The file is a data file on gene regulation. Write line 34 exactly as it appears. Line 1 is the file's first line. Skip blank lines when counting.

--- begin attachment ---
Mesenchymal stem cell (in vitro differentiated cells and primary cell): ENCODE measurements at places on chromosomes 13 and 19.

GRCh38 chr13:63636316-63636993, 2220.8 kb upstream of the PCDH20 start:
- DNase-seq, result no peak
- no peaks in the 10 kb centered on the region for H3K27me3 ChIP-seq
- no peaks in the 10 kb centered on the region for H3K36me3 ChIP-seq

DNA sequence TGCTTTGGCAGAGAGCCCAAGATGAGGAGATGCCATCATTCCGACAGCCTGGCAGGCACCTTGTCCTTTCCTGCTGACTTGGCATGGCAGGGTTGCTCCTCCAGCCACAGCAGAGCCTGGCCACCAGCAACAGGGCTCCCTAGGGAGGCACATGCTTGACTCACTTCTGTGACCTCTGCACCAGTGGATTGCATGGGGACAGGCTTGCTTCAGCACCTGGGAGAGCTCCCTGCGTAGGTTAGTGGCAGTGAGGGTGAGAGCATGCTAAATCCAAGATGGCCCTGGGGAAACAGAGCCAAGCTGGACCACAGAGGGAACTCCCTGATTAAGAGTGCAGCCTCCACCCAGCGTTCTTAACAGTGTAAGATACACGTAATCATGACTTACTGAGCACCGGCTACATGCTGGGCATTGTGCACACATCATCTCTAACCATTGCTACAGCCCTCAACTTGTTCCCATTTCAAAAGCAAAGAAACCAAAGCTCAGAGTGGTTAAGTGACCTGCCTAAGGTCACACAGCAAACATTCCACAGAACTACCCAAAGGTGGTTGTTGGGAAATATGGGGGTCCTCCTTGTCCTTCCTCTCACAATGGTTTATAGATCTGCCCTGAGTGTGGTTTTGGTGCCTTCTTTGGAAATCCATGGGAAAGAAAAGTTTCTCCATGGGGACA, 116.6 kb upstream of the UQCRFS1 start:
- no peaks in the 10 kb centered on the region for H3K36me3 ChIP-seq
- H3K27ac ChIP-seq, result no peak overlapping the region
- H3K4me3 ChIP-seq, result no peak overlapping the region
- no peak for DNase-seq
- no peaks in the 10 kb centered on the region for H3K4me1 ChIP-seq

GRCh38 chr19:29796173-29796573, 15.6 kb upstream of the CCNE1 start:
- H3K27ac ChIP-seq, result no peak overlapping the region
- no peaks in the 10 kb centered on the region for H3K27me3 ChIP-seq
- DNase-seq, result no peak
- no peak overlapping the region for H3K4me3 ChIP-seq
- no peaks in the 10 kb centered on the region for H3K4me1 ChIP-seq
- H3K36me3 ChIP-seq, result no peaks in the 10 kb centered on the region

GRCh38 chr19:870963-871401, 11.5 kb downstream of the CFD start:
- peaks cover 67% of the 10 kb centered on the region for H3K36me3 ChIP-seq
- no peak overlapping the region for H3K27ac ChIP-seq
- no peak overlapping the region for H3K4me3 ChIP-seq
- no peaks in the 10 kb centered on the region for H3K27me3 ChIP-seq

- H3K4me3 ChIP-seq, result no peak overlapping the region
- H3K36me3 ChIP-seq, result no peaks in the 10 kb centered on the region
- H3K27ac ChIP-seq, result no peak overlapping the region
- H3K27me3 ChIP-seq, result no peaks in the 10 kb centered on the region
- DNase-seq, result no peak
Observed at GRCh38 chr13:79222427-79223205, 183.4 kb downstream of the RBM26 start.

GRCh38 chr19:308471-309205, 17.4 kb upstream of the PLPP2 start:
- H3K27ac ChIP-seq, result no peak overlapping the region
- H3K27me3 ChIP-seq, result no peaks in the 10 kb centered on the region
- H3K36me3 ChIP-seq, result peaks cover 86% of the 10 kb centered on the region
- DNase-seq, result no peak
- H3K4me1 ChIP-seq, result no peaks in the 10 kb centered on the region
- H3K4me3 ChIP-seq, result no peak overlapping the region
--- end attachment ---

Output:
- DNase-seq, result no peak